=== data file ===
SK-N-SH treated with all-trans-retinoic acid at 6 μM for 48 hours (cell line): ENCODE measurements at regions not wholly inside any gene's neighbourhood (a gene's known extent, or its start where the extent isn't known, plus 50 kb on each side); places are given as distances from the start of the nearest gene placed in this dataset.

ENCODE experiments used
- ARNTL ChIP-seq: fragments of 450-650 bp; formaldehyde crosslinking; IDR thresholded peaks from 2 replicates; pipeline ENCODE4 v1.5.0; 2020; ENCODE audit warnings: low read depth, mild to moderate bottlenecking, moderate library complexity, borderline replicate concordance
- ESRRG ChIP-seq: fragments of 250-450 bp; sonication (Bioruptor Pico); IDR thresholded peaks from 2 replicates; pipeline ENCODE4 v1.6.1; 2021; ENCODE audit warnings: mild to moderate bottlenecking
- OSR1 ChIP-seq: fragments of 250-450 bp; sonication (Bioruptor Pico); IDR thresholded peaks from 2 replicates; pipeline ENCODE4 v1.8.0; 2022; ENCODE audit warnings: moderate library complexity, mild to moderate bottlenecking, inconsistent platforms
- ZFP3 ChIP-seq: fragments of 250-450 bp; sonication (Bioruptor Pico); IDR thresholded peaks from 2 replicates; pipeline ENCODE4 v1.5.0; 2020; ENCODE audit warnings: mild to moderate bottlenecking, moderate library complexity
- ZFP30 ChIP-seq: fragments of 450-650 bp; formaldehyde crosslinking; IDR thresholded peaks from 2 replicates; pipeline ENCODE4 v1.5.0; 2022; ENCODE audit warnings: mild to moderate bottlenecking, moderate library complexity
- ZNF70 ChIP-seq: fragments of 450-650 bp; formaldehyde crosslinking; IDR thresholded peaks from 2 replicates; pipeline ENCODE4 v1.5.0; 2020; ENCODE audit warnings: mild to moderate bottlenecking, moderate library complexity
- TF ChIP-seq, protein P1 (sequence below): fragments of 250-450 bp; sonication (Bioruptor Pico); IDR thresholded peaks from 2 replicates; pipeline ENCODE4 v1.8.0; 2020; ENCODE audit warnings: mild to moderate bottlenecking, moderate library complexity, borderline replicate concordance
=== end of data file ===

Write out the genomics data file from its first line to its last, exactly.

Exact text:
SK-N-SH treated with all-trans-retinoic acid at 6 μM for 48 hours (cell line): ENCODE measurements at regions not wholly inside any gene's neighbourhood (a gene's known extent, or its start where the extent isn't known, plus 50 kb on each side); places are given as distances from the start of the nearest gene placed in this dataset.

ENCODE experiments used
- ARNTL ChIP-seq: fragments of 450-650 bp; formaldehyde crosslinking; IDR thresholded peaks from 2 replicates; pipeline ENCODE4 v1.5.0; 2020; ENCODE audit warnings: low read depth, mild to moderate bottlenecking, moderate library complexity, borderline replicate concordance
- ESRRG ChIP-seq: fragments of 250-450 bp; sonication (Bioruptor Pico); IDR thresholded peaks from 2 replicates; pipeline ENCODE4 v1.6.1; 2021; ENCODE audit warnings: mild to moderate bottlenecking
- OSR1 ChIP-seq: fragments of 250-450 bp; sonication (Bioruptor Pico); IDR thresholded peaks from 2 replicates; pipeline ENCODE4 v1.8.0; 2022; ENCODE audit warnings: moderate library complexity, mild to moderate bottlenecking, inconsistent platforms
- ZFP3 ChIP-seq: fragments of 250-450 bp; sonication (Bioruptor Pico); IDR thresholded peaks from 2 replicates; pipeline ENCODE4 v1.5.0; 2020; ENCODE audit warnings: mild to moderate bottlenecking, moderate library complexity
- ZFP30 ChIP-seq: fragments of 450-650 bp; formaldehyde crosslinking; IDR thresholded peaks from 2 replicates; pipeline ENCODE4 v1.5.0; 2022; ENCODE audit warnings: mild to moderate bottlenecking, moderate library complexity
- ZNF70 ChIP-seq: fragments of 450-650 bp; formaldehyde crosslinking; IDR thresholded peaks from 2 replicates; pipeline ENCODE4 v1.5.0; 2020; ENCODE audit warnings: mild to moderate bottlenecking, moderate library complexity
- TF ChIP-seq, protein P1 (sequence below): fragments of 250-450 bp; sonication (Bioruptor Pico); IDR thresholded peaks from 2 replicates; pipeline ENCODE4 v1.8.0; 2020; ENCODE audit warnings: mild to moderate bottlenecking, moderate library complexity, borderline replicate concordance